Oxfordshire residents are among the very best in the country at recycling. Over 57 per cent of all waste is reused, composted or recycled, compared to the national rate of 45 per cent.
Oxfordshire councils have published information on where the materials we collect end up. Find out the end destinations of all the recyclable materials collected by Oxfordshire councils in our end destinations (xlsx format, 23Kb) document.
70 per cent of all waste is treated, processed or disposed of within Oxfordshire.
Food waste is taken to either an plants near Bicester, Cassington or Wallingford. The plants turn the food waste into high quality compost and soil conditioner for local farms, and capture the methane given off by the food to generate electricity for the National Grid – enough for around 9,000 homes!
What happens to your recycling after it’s been collected? Download our leaflet (pdf format, 250Kb).
To recycle card, water is added to make a pulp and ink is removed. It can then be used to make corrugated card and boxes for the packaging industry.
Producing new card uses a lot of natural resources, energy and chemicals.
It is illegal to send any electrical items to landfill because they contain hazardous materials. Electrical items are also not permitted at Ardley Energy Recovery Facility. We send them to a reprocessor where everything within an appliance is converted back to its component parts, such as plastic and metal, for recycling.
We have several composting sites in Oxfordshire where green waste is taken to be turned into a quality compost and used by local farmers.
All colours of glass bottles and jars are collected together and then separated using hi tech optical sorting equipment that can sort 10 tonnes every hour. Glass bottles and jars are broken into small pieces and washed to have any paper or metal tops removed, and then melted in a furnace and used to make new glass products or road surfaces. Glass can be recycled an unlimited number of times without the quality being reduced.
Inert waste such as rubble, bricks and tiles can be crushed and used to make road surfaces. It is very important that only inert waste is put into the container, so no plastic, metal or wood is accepted.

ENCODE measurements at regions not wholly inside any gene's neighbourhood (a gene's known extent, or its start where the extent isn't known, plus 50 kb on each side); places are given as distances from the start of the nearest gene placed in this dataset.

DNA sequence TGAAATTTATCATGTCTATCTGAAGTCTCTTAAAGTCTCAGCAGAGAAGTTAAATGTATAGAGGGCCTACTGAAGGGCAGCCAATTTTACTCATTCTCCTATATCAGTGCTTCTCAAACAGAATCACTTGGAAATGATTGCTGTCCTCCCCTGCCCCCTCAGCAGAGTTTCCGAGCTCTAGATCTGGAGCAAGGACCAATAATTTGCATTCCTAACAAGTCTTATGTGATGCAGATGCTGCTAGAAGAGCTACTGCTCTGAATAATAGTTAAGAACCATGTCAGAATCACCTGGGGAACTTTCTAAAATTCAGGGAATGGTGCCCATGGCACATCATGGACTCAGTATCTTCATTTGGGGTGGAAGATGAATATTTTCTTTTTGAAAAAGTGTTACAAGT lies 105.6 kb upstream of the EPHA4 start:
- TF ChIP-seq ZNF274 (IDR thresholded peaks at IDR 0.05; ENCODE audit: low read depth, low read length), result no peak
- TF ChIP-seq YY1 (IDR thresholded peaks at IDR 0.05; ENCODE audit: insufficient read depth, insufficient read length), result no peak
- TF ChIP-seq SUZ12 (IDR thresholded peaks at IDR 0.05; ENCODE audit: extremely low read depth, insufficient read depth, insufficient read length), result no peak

Metal is melted in a furnace and used to make new metal products such as cans, or even aeroplane parts. By recycling metal we can save energy and natural resources. Recycling metal uses only 5% of the energy making new products would use. Aluminium is recycled into a new can less than 6 weeks later.
Paper is recycled in a similar way to card, and is then used to make newspaper and other paper products. Paper can be recycled into a newspaper within seven days.
Plastic is washed and sorted into different types of plastic in the UK, and then sold to plastic manufacturers internationally to be made into both new plastic products and even things like fleece jackets! Recycling one plastic bottle saves enough energy to run a 60 watt lightbulb for six hours.
Good quality clothes are exported to Africa, Asia and Eastern Europe. Different grades and qualities are sorted to match demand and weather conditions. Products which cannot be reused are used to make industrial cleaning cloths and sound proofing materials for the car industry.
The very nature of Household Waste Recycling Centre wood waste is that it consists of a high particle board content which is very difficult to recycle. To enable the recycling, the Household Waste Recycling Centre wood has to be sorted and then diluted with high quality wood. This is then shredded, all ferrous and non-ferrous metal is removed and delivered to the end market. 90 per cent of this material will be remanufactured into a chipboard based product. If the Household Waste Recycling Centre wood waste is not able to be recycled into the panel board industry then it is manufactured into a fuel to be recovered in a combined heat and power station.
Part of Oxfordshire Recycles
This information is from Oxfordshire Recycles, a partnership of Oxfordshire’s county and district councils working together to reduce waste.